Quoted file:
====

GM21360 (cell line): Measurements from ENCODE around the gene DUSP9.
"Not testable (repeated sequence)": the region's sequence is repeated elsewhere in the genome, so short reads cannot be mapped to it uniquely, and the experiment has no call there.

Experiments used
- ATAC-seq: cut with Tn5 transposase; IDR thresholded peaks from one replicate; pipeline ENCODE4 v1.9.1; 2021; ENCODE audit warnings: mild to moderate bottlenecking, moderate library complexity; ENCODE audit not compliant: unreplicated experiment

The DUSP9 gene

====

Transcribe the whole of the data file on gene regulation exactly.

GM21360 (cell line): Measurements from ENCODE around the gene DUSP9.
"Not testable (repeated sequence)": the region's sequence is repeated elsewhere in the genome, so short reads cannot be mapped to it uniquely, and the experiment has no call there.

Experiments used
- ATAC-seq: cut with Tn5 transposase; IDR thresholded peaks from one replicate; pipeline ENCODE4 v1.9.1; 2021; ENCODE audit warnings: mild to moderate bottlenecking, moderate library complexity; ENCODE audit not compliant: unreplicated experiment

The DUSP9 gene